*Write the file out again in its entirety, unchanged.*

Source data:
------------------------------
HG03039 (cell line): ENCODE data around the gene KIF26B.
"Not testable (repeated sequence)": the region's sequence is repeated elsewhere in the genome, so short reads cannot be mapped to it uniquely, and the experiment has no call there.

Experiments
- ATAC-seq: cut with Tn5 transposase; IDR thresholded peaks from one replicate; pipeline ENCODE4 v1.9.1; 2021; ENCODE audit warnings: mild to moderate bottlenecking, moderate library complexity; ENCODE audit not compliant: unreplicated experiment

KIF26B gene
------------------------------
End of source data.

HG03039 (cell line): ENCODE data around the gene KIF26B.
"Not testable (repeated sequence)": the region's sequence is repeated elsewhere in the genome, so short reads cannot be mapped to it uniquely, and the experiment has no call there.

Experiments
- ATAC-seq: cut with Tn5 transposase; IDR thresholded peaks from one replicate; pipeline ENCODE4 v1.9.1; 2021; ENCODE audit warnings: mild to moderate bottlenecking, moderate library complexity; ENCODE audit not compliant: unreplicated experiment

KIF26B gene